Skip to main content

UNITED STATES v. JOHNSON (2019)

Reset A A Font size: Print

United States Court of Appeals, Seventh Circuit.

UNITED STATES of America, Plaintiff-Appellee, v. Curtis L. JOHNSON, Defendant-Appellant.

No. 18-2350

Decided: August 20, 2019

Before Easterbrook, Sykes, and Brennan, Circuit Judges. Tiffany Jacqueline Preston, Brian L. Reitz, Bob Wood, Attorneys, OFFICE OF THE UNITED STATES ATTORNEY, Indianapolis, IN, for Plaintiff-Appellee. Robert L. Sirianni, Jr., Attorney, BROWNSTONE, P.A., Winter Park, FL, for Defendant-Appellant.

During an in-chambers conference among court and counsel, Curtis Johnson’s attorney withdrew an objection to the restitution amount to be paid to the victims of his client’s wire fraud. Johnson was not present. Then, in open court, Johnson confirmed he no longer disputed restitution, recognized the plea agreement included an appeal waiver, pleaded guilty, and was sentenced. Johnson now challenges his sentence, arguing he did not waive this appeal and his sentence is unconstitutional because he was not present when his attorney dropped the restitution objection. We uphold the appeal waiver and dismiss Johnson’s appeal.

I

For almost three years, Johnson managed financial and production operations for a business that produces hand rails in Fishers, Indiana owned by the Tuttle family.1 He kept the books, paid vendors, purchased equipment, and entered into loan agreements for the company, so he had access to and signature authority for the company’s bank accounts and the company’s credit.

During that time Johnson defrauded the company by using its funds and credit card for personal expenses, including a hot tub and three “company” cars for his family members. He wired money directly from the company’s bank account into his personal bank account, and he obtained company loans from which he skimmed some proceeds.

The company discovered Johnson’s fraud and fired him, but the damage was done. The business had to pay back the loans, and the owners were forced to use personal retirement and college savings to ward off creditors. The Tuttle family ultimately lost its business.

Johnson was indicted on eight counts of wire and mail fraud. He eventually pleaded guilty to one count of wire fraud in violation of 18 U.S.C. § 1343. The plea agreement contained an appeal waiver. It also stated the government’s position that Johnson owed restitution totaling $211,428.80, comprised of credit card purchases, vehicle payments, cash withdrawals, wire transfers, and diverted loan proceeds. Johnson agreed he owed the victims restitution, but he disputed the amount.

The presentence investigation report adopted the government’s restitution calculation. Johnson never submitted a sentencing memorandum, and he has never specified his own restitution figure. At one point he hypothesized that a loss range between $40,000 and $95,000 would result in a lesser offense level, but ultimately provided no calculation detailing what he believed that figure should be.

Johnson’s guilty plea and sentencing took place at the same hearing, during which the victims of Johnson’s crime addressed the court. Before the hearing, the district judge met with counsel for the government and the defendant in chambers and off the record. Then, on the record early in the hearing, the court reviewed the plea agreement with Johnson, noting the in-chambers conference:

THE COURT: My understanding, in meeting with counsel off the record, is that the amount of restitution and loss is not in dispute now; is that correct?

[DEFENSE COUNSEL]: That’s correct, Your Honor.

THE COURT: ․ So restitution in the amount of $211,428.80 plus interest will be ordered, ․ Do you understand all of that?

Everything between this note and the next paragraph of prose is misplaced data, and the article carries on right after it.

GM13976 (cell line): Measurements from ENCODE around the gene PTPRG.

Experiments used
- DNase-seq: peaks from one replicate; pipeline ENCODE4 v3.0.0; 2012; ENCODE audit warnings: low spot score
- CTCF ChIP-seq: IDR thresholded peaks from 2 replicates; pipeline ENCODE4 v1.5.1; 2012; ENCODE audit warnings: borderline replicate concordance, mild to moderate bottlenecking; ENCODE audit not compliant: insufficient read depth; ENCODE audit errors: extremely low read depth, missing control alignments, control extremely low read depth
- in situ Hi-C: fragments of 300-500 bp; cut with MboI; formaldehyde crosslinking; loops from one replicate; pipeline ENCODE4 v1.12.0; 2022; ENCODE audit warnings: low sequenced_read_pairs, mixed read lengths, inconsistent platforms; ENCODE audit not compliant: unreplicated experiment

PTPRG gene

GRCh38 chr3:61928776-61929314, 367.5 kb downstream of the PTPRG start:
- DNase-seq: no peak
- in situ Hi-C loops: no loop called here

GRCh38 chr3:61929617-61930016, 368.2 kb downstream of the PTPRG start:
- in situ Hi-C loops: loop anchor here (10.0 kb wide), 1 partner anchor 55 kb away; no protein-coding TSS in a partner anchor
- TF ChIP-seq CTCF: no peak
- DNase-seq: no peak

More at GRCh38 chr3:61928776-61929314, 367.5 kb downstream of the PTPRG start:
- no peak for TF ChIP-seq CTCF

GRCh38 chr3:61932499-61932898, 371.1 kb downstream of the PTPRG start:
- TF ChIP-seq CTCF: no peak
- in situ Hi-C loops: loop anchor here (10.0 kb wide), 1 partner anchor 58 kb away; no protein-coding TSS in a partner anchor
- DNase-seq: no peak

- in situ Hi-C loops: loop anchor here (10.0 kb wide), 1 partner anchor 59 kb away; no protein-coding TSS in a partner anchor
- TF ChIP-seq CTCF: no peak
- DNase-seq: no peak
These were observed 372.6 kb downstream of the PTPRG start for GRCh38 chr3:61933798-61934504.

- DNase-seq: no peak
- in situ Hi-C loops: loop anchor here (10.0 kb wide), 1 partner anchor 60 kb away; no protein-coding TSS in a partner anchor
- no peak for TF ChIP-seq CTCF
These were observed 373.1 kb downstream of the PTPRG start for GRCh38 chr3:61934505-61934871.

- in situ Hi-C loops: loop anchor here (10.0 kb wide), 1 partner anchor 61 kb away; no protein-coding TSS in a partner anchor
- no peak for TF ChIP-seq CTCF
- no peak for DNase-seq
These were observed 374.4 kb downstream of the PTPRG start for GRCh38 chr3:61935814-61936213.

THE DEFENDANT: Yes.

The court also reviewed with Johnson terms in the plea agreement, including his previous dispute with the restitution amount:

THE COURT: Next, over on page 6, there’s a sentence regarding restitution. This indicates that restitution is in dispute. It is no longer in dispute; correct?

THE DEFENDANT: Yeah, yes.

The district court also twice reviewed with Johnson the waiver of his right to appeal, which provided:

Direct Appeal:

․ in exchange for the concessions made by the Government in this Plea Agreement, ․ [t]he defendant further agrees that in the event the Court sentences the defendant to [a] sentence within the applicable Advisory Guidelines Range as calculated by the Court at sentencing, ․ then the defendant expressly waives the defendant’s right to appeal the sentence imposed in this case on any ground, ․

The court accepted Johnson’s guilty plea and adopted the presentence report’s proposed guideline range of 21 to 27 months. In his allocution, Johnson told the court, “I understand the restitution and, if given the opportunity, I will repay all of that.” Since the company fired him, Johnson had bought into a small-town accounting practice and was earning some money. The district court noted in its sentencing remarks the tension between incarceration and securing restitution for the victims through Johnson’s private sector earnings. After a thorough and complete hearing, the district court sentenced Johnson to 21 months’ imprisonment and ordered $211,428.80 in restitution, plus interest.

Johnson appeals.2 According to him, the appeal waiver in the plea agreement should not preclude this challenge, as he was “sentenced unconstitutionally.” Johnson contends the off-the-record, in-chambers conference was an integral part of his sentencing hearing, so his absence violated his constitutional right to be present at sentencing. He also asserts he did not waive any arguments about the restitution, or his right to attend the in-chambers conference.

II

A defendant may waive the right to appeal his sentence. See Fed. R. Crim. P. 11(b)(1)(N). We review de novo the enforceability of an appeal waiver in a plea agreement. United States v. Alcala, 678 F.3d 574, 577 (7th Cir. 2012) (citation omitted). “A defendant may waive appellate rights through a plea agreement, assuming such waiver is voluntary and knowing.” United States v. Galloway, 917 F.3d 604, 606 (7th Cir. 2019) (citing United States v. Worthen, 842 F.3d 552, 554 (7th Cir. 2016)). “A written appellate waiver signed by the defendant will typically be voluntary and knowing, and thus enforceable through dismissal of a subsequent appeal.” Id. (citation omitted).